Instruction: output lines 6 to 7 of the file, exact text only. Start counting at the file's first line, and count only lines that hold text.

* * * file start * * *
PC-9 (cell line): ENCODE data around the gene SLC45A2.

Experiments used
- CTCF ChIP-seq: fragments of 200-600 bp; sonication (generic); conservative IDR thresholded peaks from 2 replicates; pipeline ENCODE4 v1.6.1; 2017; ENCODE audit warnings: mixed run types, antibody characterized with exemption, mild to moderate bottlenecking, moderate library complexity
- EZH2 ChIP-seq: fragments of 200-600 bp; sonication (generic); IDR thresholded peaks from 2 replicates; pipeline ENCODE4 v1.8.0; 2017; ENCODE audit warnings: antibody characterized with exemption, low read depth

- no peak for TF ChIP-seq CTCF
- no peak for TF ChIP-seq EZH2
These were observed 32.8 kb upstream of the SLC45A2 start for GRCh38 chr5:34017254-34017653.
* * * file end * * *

- no peak for TF ChIP-seq EZH2
These were observed 32.8 kb upstream of the SLC45A2 start for GRCh38 chr5:34017254-34017653.